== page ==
James Madison Papers
Documents filtered by: Period="post-Madison Presidency"
sorted by: date (descending)

James Madison to Thomas J. Wharton, 1 August 1827

Montpellier Aug 1827

Dear Sir

I have duly recd. the copy of your Oration on the 4th. of July last. In making my acknowledgements, with the passage under my eye, ascribing to me "the first public proposal for the meeting of the Convention to which we are indebted for our present Constitution" it may be proper to state, in a few words, the part I had in bringing about that event.

Having witnessed, as a member of the Revolutionary Congress, the inadequacy of the powers conferred by the "Articles of Confederation", and having become, after the expiration of my term of service there, a member of the Legislature of Virginia, I felt it to be my duty to spare no efforts to impress on that Body, the alarming condition of the U. States proceeding from that cause, and the evils threatened by delay in applying a remedy. With this view propositions were made vesting in Congress the necessary powers to regulate trade, then suffering under the monopolizing policy abroad, and State collisions at home, and to draw from that source the convenient revenue, it was capable of yielding. The propositions, tho’ received with favorable attention, and at one moment agreed to in a crippled form, were finally frustrated or rather abandoned. Such however were the impressions which the public discussions had made, that an alternative proposition which had been kept in reserve, being seasonably brought forward, by a highly respected member, who having long served in the State Councils without participating in the federal, had more the ear of the Legislature on that account, was adopted with little opposition. The proposition invited the other States to concur with Virginia in a Convention of Deputies commissioned to devise & report a uniform System of Commercial regulations. Commissioners on the part of the State, were at the same time appointed, myself of the number. The Convention proposed took place at Annapolis in Augst. 1786. Being however very partially attended, & it appearing to the members, that a rapid progress, aided by the experiment on foot, had been made in ripening the public mind, for a radical reform of the Federal Polity, they determined to waive the object for which they were appointed, and recommend a Convention, with enlarged powers, to be held, the year following in the City of Philadelphia. The Legislature of Virginia happened to be the first that acted on the recommendation; and being a member, the only one of the attending Commissioners at Annapolis, who was so, my best exertions were used in promoting a compliance with it, and in giving to the example, the most conciliating form, and all the weight that could be derived from a list of deputies having the name of Washington at its head.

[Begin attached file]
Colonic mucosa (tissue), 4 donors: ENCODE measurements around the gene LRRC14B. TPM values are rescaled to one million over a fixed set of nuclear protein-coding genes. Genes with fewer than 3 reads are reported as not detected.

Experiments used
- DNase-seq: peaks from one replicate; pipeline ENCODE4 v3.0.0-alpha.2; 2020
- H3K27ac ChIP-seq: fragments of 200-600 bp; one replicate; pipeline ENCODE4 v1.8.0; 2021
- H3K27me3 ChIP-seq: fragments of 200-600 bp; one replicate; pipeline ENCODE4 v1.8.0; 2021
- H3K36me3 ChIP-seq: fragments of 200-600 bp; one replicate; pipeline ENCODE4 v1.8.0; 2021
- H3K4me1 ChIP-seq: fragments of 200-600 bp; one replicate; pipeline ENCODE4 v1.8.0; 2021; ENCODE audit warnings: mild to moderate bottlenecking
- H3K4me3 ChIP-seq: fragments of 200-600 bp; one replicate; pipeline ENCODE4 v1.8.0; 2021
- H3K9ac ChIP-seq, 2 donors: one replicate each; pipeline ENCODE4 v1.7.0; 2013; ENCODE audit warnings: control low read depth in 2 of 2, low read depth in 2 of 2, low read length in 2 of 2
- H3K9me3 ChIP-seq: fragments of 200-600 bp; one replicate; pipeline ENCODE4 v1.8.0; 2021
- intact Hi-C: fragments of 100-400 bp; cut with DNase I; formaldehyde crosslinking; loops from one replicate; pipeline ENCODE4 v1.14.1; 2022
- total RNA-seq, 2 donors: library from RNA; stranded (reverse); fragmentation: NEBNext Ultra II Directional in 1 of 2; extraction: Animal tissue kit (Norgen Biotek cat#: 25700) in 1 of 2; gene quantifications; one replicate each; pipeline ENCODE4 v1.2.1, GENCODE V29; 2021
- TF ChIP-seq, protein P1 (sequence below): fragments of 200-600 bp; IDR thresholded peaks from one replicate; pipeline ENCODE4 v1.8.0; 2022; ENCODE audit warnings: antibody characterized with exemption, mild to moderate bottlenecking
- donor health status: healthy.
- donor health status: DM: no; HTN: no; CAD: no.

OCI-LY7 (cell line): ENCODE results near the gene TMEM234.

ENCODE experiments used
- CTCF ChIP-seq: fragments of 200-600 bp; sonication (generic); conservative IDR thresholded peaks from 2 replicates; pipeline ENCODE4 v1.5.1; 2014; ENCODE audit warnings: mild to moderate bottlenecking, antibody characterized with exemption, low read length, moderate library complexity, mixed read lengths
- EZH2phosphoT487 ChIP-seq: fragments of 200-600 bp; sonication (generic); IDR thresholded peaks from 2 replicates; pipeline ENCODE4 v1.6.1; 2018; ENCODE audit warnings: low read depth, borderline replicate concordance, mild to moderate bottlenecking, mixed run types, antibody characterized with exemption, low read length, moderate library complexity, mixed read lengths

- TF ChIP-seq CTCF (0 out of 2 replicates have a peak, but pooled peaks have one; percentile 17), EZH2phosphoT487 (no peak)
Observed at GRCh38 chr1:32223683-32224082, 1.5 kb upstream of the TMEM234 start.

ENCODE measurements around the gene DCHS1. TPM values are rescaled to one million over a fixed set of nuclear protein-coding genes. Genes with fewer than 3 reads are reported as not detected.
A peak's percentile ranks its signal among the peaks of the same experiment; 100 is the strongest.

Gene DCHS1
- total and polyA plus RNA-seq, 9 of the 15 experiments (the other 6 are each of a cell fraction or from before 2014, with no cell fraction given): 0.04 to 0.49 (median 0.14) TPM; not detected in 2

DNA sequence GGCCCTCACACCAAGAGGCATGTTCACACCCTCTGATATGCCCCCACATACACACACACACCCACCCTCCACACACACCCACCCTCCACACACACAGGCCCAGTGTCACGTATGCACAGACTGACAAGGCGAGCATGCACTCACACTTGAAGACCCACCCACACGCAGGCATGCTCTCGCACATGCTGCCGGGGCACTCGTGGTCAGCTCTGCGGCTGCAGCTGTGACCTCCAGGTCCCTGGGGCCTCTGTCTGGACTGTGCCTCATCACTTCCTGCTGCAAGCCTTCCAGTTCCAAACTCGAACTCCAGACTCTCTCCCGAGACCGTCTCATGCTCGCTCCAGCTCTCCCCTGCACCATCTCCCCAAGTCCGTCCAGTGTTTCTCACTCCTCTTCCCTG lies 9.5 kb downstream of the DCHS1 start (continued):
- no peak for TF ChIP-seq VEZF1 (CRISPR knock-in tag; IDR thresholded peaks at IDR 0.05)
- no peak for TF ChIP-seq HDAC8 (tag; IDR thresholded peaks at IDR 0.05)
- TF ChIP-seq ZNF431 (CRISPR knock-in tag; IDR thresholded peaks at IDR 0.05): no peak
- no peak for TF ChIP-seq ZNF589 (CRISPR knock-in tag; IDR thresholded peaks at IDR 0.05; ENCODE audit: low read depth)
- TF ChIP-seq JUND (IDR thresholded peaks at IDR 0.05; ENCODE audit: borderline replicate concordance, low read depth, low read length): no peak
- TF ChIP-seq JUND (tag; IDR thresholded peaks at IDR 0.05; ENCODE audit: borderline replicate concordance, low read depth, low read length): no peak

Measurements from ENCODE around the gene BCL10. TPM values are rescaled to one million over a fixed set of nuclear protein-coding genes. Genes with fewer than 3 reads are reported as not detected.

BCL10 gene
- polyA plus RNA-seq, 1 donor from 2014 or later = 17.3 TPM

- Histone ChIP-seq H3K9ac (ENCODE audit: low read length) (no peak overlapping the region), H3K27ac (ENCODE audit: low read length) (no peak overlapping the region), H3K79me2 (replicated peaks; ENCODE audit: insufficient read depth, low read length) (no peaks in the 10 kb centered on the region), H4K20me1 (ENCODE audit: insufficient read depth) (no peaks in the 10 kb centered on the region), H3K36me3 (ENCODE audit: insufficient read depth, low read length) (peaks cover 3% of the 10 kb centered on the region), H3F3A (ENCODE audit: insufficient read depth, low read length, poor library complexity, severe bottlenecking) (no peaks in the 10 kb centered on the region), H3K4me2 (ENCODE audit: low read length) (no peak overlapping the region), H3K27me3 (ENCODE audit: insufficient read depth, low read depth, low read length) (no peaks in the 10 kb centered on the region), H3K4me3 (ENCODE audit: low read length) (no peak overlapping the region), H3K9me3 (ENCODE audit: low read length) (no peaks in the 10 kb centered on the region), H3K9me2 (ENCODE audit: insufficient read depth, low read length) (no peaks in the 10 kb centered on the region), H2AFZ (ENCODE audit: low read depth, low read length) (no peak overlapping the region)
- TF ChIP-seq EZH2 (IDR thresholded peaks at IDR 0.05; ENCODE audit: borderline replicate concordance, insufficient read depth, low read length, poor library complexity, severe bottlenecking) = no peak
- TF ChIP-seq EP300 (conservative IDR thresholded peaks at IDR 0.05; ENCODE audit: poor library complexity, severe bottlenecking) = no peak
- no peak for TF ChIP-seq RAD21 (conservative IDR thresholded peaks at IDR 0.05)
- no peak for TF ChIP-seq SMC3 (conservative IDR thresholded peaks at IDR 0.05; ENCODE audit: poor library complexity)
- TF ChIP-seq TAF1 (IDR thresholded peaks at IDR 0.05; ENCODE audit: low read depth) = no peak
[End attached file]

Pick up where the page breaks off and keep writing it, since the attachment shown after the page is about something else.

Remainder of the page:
In what is here said of the Agency of Virginia, and of myself particularly, it is to be understood that no comparison is intended that can derogate from what occurred elsewhere, and may of course be less known to me than what is here stated. I pray you, Sir, to pardon this intrusive explanation, with which I tender you my respectful salutations

James Madison

RC (PHi); draft (DLC).

Index Entries